I live in Utah. That’s not earth-shattering news for several million people who live in a state most known for its skiing and the Church of Jesus Christ of Latter-day Saints, of which 70% of all residents are members. Yet there are a number of cultural differences between living here and the other 49 states.
For one, they celebrate July 3 and October 30 when the actual holiday lands on a Sunday. It was unique to have a busy July 3rd this year, complete with a parade down our street, two picnics, and fireworks going off everywhere. July 4th was just a quiet Sunday, and unless you looked at the calendar, you would have never known this was the actual holiday.
Speaking of Sundays, many stores are closed. Great deals at restaurants and entertainment venues can be had around town on Monday nights because it’s typically the day Mormon families gather together for “Family Home Evening.” And instead of hearing cursing everywhere you go, “heck” is the typical four-letter word they use to show exclaim.
As far as our neighborhood, most neighbors have been very friendly, including my next door neighbor who has gone out of his way on a number of occasions. For example, when we realized that our swamp cooler wasn’t working, he took it upon himself to come to our rescue. Together he and I inspected the unit that is on top of our roof and discovered that a new motor and pads were in order. Three hours and two trips to Home Depot later, it was now possible to make our house cool. “No problem,” was his aw-shucks response. Lately, whenever there has been a heavy snow the previous night, he lets me borrow his snow blower. I feel that I could ask him for anything and he would oblige.
In December, he came over, excited to tell me about how his local LDS congregation was joining hands with a Methodist church to perform a Christmas musical program. Although I do not think it’s biblical to join together in worship services with Mormons, I could see that this event meant a lot to him. Besides, his wife was in the production. Afterwards, he told me how much he appreciated my effort to come.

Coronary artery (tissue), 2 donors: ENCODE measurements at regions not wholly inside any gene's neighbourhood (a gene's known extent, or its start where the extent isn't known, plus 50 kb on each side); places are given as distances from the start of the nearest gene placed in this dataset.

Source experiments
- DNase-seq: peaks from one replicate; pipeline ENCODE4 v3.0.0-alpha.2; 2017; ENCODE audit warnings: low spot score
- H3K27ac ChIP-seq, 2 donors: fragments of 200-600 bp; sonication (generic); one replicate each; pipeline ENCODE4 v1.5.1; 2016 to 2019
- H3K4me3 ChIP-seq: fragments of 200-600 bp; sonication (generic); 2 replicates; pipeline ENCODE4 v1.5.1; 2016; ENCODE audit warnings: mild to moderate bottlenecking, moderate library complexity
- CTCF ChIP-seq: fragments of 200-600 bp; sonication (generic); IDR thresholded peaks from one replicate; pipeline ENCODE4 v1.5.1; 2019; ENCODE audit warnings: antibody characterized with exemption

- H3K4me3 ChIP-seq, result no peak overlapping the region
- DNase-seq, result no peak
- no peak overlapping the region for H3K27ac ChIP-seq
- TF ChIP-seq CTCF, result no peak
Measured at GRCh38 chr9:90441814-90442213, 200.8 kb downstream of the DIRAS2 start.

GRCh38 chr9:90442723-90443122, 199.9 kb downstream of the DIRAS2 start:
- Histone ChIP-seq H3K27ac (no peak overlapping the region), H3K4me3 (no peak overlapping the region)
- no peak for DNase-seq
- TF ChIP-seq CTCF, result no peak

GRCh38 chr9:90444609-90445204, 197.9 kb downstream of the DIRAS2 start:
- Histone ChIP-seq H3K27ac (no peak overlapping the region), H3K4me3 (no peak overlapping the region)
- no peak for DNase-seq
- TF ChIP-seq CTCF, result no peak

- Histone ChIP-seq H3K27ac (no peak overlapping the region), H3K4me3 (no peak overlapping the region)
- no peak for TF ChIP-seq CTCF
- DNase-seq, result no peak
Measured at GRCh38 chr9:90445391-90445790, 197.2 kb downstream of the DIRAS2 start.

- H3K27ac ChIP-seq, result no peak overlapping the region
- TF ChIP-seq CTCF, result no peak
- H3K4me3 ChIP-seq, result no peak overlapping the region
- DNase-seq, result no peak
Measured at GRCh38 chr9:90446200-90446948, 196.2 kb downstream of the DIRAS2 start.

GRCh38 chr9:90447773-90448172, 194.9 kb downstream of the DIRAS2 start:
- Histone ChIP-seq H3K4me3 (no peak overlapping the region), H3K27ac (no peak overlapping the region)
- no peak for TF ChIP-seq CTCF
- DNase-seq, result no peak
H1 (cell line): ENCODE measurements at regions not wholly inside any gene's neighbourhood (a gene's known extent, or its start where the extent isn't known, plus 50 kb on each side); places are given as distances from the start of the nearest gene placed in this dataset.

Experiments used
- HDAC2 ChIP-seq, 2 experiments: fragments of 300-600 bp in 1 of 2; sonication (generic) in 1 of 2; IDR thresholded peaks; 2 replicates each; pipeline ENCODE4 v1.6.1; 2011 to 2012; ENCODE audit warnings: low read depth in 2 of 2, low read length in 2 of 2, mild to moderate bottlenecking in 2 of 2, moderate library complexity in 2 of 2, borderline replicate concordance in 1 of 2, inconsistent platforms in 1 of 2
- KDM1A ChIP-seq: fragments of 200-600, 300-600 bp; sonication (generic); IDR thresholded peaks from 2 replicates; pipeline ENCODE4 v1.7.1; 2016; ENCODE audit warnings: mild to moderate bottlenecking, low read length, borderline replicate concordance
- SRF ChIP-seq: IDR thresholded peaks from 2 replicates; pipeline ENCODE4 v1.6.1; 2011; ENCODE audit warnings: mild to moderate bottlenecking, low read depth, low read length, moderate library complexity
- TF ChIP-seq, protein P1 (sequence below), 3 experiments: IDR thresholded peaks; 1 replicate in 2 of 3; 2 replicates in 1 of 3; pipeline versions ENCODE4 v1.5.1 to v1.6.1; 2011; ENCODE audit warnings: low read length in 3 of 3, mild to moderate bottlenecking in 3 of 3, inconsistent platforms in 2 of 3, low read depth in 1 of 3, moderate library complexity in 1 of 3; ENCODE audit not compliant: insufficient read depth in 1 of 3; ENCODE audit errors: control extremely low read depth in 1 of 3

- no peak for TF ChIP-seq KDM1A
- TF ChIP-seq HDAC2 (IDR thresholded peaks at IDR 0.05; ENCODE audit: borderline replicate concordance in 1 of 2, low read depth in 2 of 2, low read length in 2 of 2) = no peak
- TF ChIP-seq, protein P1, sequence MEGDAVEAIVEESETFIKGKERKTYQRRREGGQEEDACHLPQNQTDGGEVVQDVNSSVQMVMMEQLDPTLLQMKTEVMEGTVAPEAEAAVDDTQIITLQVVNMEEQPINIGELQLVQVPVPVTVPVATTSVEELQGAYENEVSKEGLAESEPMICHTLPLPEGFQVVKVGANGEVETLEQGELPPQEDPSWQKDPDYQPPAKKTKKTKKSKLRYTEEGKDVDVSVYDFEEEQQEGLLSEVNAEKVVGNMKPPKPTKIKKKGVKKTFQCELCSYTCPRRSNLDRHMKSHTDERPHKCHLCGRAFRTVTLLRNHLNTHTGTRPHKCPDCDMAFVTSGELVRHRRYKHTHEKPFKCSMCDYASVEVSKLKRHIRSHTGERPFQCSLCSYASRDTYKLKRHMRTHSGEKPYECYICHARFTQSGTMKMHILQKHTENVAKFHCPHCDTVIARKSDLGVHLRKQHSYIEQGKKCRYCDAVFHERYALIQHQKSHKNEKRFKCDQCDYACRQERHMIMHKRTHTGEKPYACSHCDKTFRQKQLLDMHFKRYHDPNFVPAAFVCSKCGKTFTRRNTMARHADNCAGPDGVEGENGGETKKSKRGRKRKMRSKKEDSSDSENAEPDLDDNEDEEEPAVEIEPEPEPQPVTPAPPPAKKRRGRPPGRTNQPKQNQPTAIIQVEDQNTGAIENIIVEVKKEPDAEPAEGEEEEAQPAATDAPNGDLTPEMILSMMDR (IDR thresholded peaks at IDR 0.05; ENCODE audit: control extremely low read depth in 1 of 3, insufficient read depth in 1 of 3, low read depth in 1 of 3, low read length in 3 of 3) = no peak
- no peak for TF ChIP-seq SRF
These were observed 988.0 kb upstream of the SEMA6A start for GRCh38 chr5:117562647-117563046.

The term “friendshipping” was coined by Mormons as an evangelistic tool. Show them by our love, is the idea, and perhaps the recipients of the friendly efforts may want to join “the Church.” I’m not saying that this is what my neighbor and his wife are officially doing. To the contrary, they honestly seem to want to be friendly for friendship’s sake and not because they see my family and me as a conversion project. Yet I know that friendshipping has been greatly encouraged by LDS leaders as a way to bring people into Mormonism—just watch the LDS-produced movie Mobsters and Mormons.
Which brings me to the question: Is this idea of “friendshipping” wrong? In other words, is the desire to want somebody to have a relationship with God allowed as part of a legitimate motive for pursuing a friendship? This is a tricky one, especially for those of us who believe evangelism is more than just being a good neighbor.
Eric Johnson lives in Utah and works full-time with Mormonism Research Ministry. He also teaches college classes and is an associate editor for the Apologetics Study Bible for Students (Holman, 2010). He has written an in-depth article on Mormon Friendshipping for the current issue of the Christian Research Journal. Read his full article by subscribing at www.equip.org. Eric will also be on the Bible Answer Man broadcast in Jan. 2011 to discuss this topic with Hank.